Nail polish, sunglasses and jewellery. Small toy cars, scarves…
Core project’s design research team had an interesting shopping list for items to pick up in early October. The items were set to play a key role in design research.
As part of the Core project’s Discover phase, the team had arranged group sessions with Tanzanian women in order to discuss sexual and reproductive health, especially to learn more about adolescents and their lives.
So, what was the plan?
“We wanted to pick everyday items from the context to build imaginary personas for our research,” explains Design research lead Priyam Sharda.
The items collected would be used as props to decorate simple white dresses that would serve as a blank canvas to create the personas.
“Discussing the issues in the third person instead of talking about one’s own life has proven easier than getting people to discuss something personal and sensitive from their own point of view,” Sharda explains.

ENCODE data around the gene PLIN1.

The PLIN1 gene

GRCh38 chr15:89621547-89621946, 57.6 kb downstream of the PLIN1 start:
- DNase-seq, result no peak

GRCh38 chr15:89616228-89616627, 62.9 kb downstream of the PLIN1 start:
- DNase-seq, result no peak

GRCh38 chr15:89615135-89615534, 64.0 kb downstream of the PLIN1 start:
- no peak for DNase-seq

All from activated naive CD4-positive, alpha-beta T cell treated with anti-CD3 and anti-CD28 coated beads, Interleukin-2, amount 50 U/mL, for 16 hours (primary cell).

The dresses were made from simple, white fabric, so that they would leave room for imagination and creativity.
“In the sessions, the participants are asked to pick a dress of their choice, hang it up and and decorate it. The shape of the dress and the items attached to it help them to tell a story: what that person is doing, what she is like and what her dreams for the future are. Through the physical material we get to the immaterial: experiences, situations, and opinions,” tells senior service designer Sandra Viña.
“Usually in design research, so-called generative design research tools, such as images and photographs act as triggers for discovering more about real life situations, dreams and aspirations of people. We might use images of people with a certain profession to trigger aspirations, or to find out about role models in communities. Images of objects such as airplanes or bikes might also tell a story: where is the person going to, what does she wish for herself. A single image can trigger several other lines of thought.”
Read more about how the dresses worked in the design research workshops here.